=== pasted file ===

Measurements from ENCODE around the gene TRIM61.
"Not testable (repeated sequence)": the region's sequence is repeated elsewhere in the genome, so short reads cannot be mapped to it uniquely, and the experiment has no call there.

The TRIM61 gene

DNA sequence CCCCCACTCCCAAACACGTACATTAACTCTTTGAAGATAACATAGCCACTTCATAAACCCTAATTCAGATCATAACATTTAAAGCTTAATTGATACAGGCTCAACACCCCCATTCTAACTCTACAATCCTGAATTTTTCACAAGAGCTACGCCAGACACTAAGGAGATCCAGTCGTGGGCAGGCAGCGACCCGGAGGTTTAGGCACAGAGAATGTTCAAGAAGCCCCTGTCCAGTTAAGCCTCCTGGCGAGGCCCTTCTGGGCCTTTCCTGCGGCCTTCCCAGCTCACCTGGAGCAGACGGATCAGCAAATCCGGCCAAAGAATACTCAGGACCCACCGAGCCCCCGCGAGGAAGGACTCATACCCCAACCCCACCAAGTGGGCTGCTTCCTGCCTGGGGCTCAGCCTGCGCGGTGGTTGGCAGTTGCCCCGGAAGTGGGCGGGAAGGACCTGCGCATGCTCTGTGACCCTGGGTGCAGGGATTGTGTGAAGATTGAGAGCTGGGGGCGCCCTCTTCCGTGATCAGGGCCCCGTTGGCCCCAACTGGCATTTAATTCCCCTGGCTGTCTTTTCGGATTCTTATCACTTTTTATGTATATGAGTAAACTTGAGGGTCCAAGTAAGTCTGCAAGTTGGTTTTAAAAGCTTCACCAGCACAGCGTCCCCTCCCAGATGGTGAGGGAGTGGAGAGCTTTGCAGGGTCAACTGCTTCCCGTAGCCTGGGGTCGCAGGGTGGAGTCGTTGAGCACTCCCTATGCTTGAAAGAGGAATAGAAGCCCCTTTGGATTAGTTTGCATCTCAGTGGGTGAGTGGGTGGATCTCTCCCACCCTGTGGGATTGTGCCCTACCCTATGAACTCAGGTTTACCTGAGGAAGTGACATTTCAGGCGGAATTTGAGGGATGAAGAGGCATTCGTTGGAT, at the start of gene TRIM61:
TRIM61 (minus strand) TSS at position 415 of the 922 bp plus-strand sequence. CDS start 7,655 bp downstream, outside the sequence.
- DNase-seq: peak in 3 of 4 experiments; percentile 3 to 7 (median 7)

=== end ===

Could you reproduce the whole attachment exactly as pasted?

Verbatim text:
Measurements from ENCODE around the gene TRIM61.
"Not testable (repeated sequence)": the region's sequence is repeated elsewhere in the genome, so short reads cannot be mapped to it uniquely, and the experiment has no call there.

The TRIM61 gene

DNA sequence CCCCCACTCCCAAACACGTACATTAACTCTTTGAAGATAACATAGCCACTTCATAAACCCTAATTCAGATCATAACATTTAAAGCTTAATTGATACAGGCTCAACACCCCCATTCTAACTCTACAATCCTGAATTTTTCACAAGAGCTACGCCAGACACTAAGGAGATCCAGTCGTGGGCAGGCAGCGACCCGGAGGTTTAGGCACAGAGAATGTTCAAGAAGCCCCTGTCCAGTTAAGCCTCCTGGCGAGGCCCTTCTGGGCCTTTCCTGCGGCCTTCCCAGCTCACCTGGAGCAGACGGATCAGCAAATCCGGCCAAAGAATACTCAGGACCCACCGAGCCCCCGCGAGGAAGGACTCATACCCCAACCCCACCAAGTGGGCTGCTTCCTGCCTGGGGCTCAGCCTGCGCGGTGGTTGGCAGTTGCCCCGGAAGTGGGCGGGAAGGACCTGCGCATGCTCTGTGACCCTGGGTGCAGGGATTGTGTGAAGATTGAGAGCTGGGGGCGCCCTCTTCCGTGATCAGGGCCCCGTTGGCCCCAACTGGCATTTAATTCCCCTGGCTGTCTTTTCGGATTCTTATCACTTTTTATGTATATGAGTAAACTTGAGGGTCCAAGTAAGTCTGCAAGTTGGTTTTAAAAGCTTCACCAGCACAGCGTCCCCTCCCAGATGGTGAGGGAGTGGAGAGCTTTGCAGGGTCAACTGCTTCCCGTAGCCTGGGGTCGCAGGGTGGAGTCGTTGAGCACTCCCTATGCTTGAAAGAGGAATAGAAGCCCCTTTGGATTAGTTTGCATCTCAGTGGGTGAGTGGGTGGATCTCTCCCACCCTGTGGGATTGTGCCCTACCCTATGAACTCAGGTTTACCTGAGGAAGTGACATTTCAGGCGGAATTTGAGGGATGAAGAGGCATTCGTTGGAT, at the start of gene TRIM61:
TRIM61 (minus strand) TSS at position 415 of the 922 bp plus-strand sequence. CDS start 7,655 bp downstream, outside the sequence.
- DNase-seq: peak in 3 of 4 experiments; percentile 3 to 7 (median 7)